I wrote this some time ago in a few places and thought I would resurrect it on account of my new ebook, The Problem With “God”: Classical Theism Under The Spotlight, which contains a series of posts and essays on the nature of “God” as understood by classical theism – the OmniGod.
Let us assume the triple properties of the classical approach to God: that he is omniscient, omnipotent and omnibenevolent. In terms of the classic Problem of Evil argument, if there is too much evil in the world, God knows what to do about it, is powerful enough to do it, and is loving enough to want to do something about it. This argument has been around since the days of Epicurus and still remains one of the most hotly debated theological issues in modern times, causing many believers to leave the fold due to its evidential power.
However, logically, the theist can still defend their belief in God and the accusation that either God does not exist, or God does not possess one, two or any of those properties. They do this, more often than not, by employing the ubiquitous ‘God moves in mysterious ways’ or ‘You cannot know the mind of God’. What this equates to, is the a priori claim that God does have those three characteristics, and that, therefore, all the pain and suffering in the world is not gratuitous but part of the grander plan and vision of an all-loving, all-knowing and all-powerful Superbeing.
Although it is very difficult to logically disprove this defence, it does have some rather serious ramifications for the Christian theist. Because God is claimed as being all-loving it means that any decision that God makes, any actualisation of events and matter and so forth, must be the most loving that can be. It means that every decision made must be the most caring or loving decision that could possibly be made in terms of some criteria, or some outcome.
Since God is omniscient, and given the possibility of Middle Knowledge or any other mechanism for divine foreknowledge, God knows every possible outcome for every actualisation of every possible world. And God, evidently, chose this one.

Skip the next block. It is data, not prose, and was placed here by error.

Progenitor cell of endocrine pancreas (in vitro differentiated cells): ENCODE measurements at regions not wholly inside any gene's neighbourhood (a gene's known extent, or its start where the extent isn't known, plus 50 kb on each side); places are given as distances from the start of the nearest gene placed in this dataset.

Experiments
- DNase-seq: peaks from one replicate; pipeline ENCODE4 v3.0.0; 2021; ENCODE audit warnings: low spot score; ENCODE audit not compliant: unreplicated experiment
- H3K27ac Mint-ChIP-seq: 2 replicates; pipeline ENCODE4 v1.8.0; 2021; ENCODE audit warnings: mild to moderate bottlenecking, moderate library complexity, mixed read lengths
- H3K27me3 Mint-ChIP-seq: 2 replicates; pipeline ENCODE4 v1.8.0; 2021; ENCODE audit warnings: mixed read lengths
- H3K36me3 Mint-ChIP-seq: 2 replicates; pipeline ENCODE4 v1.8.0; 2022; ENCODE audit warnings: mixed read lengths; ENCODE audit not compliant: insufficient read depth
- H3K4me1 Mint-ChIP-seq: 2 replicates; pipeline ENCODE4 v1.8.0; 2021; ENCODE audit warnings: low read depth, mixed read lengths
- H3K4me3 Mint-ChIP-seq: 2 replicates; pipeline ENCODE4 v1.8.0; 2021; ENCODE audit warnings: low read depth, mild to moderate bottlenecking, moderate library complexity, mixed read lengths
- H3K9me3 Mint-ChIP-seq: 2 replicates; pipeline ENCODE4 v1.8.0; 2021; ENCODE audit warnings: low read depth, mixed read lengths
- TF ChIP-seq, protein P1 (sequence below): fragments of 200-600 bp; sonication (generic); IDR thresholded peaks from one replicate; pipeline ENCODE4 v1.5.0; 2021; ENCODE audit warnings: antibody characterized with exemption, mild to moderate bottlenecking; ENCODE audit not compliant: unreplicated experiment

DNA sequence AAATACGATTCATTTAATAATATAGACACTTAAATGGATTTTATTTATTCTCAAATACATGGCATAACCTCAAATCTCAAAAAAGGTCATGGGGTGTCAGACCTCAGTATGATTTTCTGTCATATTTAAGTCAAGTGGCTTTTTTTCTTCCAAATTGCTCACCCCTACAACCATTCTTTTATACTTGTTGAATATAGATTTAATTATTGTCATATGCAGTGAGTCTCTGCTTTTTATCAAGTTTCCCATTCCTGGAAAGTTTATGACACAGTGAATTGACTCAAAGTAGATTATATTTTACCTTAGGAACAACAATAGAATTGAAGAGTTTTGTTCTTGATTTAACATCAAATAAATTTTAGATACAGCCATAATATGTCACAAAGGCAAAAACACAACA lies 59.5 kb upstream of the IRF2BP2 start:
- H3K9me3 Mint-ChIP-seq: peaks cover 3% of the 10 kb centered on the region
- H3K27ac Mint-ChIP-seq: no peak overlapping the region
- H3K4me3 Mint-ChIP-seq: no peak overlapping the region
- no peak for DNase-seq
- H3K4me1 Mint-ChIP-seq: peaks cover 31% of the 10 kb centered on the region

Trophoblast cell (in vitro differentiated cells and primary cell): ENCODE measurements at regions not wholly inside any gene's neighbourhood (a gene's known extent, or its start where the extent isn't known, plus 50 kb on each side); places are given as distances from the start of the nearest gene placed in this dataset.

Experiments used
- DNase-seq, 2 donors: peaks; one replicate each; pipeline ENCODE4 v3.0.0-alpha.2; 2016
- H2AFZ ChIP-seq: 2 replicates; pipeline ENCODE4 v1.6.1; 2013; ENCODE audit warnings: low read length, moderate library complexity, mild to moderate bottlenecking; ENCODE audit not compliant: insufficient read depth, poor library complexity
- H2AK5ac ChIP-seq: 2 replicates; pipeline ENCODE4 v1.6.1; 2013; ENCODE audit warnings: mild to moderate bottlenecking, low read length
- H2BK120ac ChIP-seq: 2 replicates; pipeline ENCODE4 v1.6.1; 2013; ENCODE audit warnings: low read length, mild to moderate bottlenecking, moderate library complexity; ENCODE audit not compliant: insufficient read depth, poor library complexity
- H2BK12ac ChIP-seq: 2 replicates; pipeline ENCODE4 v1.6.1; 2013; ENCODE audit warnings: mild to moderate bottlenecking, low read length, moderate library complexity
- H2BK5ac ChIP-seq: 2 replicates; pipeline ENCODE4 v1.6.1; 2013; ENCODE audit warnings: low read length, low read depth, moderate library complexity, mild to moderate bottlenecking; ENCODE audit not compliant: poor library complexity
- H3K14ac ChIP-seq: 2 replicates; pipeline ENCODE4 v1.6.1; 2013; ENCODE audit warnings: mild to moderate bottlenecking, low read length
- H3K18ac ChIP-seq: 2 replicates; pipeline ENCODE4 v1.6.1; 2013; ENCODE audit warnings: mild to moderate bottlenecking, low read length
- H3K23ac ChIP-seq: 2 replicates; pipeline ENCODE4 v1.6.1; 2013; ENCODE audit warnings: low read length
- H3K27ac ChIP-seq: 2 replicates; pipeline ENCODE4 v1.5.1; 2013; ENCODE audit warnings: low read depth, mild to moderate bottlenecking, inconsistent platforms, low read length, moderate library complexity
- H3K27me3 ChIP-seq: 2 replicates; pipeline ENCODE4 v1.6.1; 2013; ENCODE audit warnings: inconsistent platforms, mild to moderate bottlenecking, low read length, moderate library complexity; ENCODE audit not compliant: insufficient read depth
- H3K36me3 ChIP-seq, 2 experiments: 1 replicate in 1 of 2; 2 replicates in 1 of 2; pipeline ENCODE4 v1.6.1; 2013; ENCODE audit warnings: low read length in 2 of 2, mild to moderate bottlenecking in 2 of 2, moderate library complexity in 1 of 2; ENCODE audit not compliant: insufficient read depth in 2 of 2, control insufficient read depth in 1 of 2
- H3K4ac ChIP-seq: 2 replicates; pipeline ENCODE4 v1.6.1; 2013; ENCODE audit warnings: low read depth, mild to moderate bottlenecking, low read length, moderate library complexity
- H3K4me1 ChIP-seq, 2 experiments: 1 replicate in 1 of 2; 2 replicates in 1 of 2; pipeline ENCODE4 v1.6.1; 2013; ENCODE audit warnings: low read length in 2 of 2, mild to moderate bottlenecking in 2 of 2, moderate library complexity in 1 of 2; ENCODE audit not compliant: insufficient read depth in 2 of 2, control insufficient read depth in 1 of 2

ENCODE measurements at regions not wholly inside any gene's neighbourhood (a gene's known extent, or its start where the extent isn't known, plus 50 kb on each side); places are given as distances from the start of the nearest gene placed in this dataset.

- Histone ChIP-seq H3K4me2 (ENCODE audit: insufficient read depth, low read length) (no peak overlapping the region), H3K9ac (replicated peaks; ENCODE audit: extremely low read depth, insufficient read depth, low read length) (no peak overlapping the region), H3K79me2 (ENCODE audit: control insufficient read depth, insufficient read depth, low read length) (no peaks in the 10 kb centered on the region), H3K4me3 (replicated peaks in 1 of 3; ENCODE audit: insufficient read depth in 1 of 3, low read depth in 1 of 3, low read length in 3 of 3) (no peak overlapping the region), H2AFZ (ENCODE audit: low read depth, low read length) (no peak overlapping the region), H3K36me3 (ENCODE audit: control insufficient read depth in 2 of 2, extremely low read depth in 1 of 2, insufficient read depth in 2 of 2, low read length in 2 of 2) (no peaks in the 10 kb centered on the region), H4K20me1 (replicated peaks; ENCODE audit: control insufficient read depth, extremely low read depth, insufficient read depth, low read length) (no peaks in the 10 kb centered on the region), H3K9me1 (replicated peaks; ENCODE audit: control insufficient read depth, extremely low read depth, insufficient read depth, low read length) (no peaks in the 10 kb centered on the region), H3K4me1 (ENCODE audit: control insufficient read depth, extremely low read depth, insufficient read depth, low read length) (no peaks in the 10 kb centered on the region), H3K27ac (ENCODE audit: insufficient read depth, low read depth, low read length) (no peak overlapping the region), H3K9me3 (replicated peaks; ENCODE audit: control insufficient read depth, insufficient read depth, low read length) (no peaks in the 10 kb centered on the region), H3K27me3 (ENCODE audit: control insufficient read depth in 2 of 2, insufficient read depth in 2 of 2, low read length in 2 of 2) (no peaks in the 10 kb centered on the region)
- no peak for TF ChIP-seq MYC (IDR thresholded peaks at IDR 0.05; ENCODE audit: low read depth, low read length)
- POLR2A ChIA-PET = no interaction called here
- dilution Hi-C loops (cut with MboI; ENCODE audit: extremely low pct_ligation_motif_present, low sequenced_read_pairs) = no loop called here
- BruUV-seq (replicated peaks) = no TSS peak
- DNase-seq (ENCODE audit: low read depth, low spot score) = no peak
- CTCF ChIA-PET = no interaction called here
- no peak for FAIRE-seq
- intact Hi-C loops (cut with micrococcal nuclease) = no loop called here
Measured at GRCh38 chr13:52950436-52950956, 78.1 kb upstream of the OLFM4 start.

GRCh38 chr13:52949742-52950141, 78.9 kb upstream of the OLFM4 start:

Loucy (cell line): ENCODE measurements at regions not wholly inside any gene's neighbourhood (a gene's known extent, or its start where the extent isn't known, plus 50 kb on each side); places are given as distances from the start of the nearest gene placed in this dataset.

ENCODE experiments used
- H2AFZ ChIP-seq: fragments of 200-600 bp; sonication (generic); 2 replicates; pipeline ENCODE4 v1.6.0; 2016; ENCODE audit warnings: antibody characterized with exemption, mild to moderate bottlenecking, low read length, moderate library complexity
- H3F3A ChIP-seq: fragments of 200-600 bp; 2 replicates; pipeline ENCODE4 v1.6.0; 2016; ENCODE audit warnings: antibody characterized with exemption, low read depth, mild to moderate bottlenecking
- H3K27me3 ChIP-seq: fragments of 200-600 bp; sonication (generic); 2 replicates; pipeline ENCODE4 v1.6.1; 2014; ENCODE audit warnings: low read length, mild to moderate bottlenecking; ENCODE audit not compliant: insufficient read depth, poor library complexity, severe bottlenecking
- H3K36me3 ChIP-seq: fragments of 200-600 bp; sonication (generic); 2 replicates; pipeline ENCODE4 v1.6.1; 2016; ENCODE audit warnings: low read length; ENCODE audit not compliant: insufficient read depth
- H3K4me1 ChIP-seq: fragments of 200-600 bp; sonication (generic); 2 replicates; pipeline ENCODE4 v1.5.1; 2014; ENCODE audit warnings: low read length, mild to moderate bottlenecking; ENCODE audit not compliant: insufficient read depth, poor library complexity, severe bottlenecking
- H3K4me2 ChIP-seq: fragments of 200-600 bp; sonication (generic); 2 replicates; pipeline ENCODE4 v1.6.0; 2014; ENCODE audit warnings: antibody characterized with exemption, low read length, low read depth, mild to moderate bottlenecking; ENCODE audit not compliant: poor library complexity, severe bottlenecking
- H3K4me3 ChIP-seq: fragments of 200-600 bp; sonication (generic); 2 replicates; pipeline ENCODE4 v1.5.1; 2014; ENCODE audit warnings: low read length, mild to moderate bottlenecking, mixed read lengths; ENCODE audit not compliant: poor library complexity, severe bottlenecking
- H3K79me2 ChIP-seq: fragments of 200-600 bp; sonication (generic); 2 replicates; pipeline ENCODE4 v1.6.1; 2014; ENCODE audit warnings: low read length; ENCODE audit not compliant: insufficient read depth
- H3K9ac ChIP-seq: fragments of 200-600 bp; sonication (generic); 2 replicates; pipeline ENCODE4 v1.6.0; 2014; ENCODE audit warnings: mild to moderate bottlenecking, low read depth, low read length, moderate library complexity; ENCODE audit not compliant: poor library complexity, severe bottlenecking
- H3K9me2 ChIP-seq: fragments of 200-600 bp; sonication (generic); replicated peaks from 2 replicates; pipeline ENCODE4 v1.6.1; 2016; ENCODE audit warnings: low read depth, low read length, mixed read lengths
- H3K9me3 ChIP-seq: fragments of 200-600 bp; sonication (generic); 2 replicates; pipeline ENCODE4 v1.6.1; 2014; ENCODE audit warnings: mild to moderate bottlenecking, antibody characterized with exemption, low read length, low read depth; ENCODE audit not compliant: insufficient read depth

First of all, the ramifications are fairly clear for God’s own free will. Since he must do what is maximally loving at all times, he cannot do otherwise. One could argue, then, that God does not have free will himself. Without the ability to act contrary to his omnibenevolence, he has only one course of action that he can possibly take, or courses of action that contain equal quantities of ‘lovingness’ (for want of a better term). A theist could argue that God could do otherwise but chooses not to. This is akin to the taxman analogy. This goes as follows. A taxman assesses your business. He says you have a tax bill for $25,000. He gives you the choice of paying it or not paying it. The free choice is yours. However, by not paying it, you will go to prison (or to make the analogy more powerful, you will be sentenced to death). Thus you have a free choice where you can exercise your free will, but one choice will result in your imminent imprisonment or death. What will it be? You can argue, perhaps, that you have free will, but you can also argue that this is an effective denial of free will
In the same way, God could choose in a way that was not maximally loving, but he never would because it is against his all-loving nature. This is a grey area of free will. There is a debate here as to whether God does not have omnipotence, or whether omnipotence can be a potentiality. If it is a potentiality that can never be made real and existent, then does this equate to it not existing?
However, the main point to be made here is as follows. It seems, then, that if God is to keep his omnibenevolent characteristic, then this world must be the maximally perfect and loving world that there can be. If God is perfect, then this must be his most perfect creation. A perfect God could not create something that fell short of perfection, and an all-loving God could not create something that did not fulfil the criterion of being the most-loving creation.
The slightly worrying outcome this is that a world where 250,000 people and millions of animals are killed in a tsunami, where anywhere between 20% and 75% of foetuses are naturally aborted (depending on the source), where cancer and malaria are rife, where a global flood killed all the population of earth bar 8 (and all the animals bar some), where forest fires kill baby deer, is a world where these events that are perhaps even necessary for it to be the most loving world.
Moreover, the Westboro Baptist Church may have some kind of twisted logic in celebrating the death of every soldier, in celebrating the outcome of pretty much anything as being the righteous judgement of an all-loving God. They realise that this judgement by God to actualise this particular world must be supremely wise and must result in the most loving world. This includes every piece of suffering and death experienced by every animal and plant in the history of the world.
If this is where logic takes a Christian, then they can keep their God in all his maximal perfection. And while they’re at it, they can package up all the pain and suffering and send it return post to the pearly gates. Not needed here, thanks.